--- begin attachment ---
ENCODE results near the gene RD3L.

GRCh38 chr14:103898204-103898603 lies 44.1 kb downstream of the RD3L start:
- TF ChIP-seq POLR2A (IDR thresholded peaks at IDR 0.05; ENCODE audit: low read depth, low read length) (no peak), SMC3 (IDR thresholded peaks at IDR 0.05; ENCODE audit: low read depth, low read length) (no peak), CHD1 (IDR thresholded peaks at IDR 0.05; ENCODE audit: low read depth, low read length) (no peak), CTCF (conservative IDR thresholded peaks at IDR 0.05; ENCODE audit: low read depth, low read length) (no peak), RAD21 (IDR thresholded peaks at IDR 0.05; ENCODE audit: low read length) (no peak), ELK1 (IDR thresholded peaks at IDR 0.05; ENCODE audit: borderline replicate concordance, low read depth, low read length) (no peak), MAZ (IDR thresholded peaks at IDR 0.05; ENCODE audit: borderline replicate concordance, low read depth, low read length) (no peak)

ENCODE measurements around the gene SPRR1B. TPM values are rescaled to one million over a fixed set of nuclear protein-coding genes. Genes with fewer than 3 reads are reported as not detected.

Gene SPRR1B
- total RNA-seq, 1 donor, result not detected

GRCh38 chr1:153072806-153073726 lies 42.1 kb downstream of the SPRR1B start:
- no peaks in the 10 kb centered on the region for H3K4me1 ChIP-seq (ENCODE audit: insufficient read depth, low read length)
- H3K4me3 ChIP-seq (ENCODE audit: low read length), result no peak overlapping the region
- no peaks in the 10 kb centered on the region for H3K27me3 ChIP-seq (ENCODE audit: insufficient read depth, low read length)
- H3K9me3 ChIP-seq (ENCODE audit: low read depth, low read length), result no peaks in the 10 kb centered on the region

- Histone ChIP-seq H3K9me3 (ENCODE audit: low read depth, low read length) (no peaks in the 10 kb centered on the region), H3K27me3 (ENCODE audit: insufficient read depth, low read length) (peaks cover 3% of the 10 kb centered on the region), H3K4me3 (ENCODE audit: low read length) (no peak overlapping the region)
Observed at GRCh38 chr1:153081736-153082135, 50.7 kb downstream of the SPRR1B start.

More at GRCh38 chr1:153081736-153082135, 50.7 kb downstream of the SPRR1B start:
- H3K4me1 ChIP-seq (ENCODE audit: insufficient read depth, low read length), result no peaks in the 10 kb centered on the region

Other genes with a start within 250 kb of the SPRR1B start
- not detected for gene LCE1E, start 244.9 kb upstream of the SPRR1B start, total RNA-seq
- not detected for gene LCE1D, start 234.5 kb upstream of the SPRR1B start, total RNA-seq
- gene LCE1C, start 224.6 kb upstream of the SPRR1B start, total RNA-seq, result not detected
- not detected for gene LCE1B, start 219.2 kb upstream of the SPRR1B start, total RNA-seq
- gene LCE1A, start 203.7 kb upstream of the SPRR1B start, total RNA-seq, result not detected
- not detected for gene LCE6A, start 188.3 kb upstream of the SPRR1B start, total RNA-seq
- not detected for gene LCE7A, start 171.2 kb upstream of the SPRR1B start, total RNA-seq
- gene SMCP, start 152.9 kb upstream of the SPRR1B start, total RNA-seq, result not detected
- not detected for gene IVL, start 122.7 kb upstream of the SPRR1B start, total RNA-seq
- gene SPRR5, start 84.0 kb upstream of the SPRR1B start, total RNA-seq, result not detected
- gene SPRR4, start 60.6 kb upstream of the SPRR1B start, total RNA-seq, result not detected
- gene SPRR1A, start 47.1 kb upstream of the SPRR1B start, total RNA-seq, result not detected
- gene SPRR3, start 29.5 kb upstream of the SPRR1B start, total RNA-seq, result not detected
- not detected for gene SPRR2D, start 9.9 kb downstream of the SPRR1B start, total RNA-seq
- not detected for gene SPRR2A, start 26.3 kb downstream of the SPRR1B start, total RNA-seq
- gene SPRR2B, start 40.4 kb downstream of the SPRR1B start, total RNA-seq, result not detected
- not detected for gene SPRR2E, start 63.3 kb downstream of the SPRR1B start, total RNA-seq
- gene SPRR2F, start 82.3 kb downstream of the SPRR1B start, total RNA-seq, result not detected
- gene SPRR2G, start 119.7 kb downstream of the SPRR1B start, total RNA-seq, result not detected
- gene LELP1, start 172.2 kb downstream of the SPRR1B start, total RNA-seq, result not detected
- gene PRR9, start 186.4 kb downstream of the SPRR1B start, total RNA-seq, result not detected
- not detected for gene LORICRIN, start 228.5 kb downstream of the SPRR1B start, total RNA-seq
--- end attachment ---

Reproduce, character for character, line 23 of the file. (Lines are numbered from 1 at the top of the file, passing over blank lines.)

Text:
- not detected for gene LCE7A, start 171.2 kb upstream of the SPRR1B start, total RNA-seq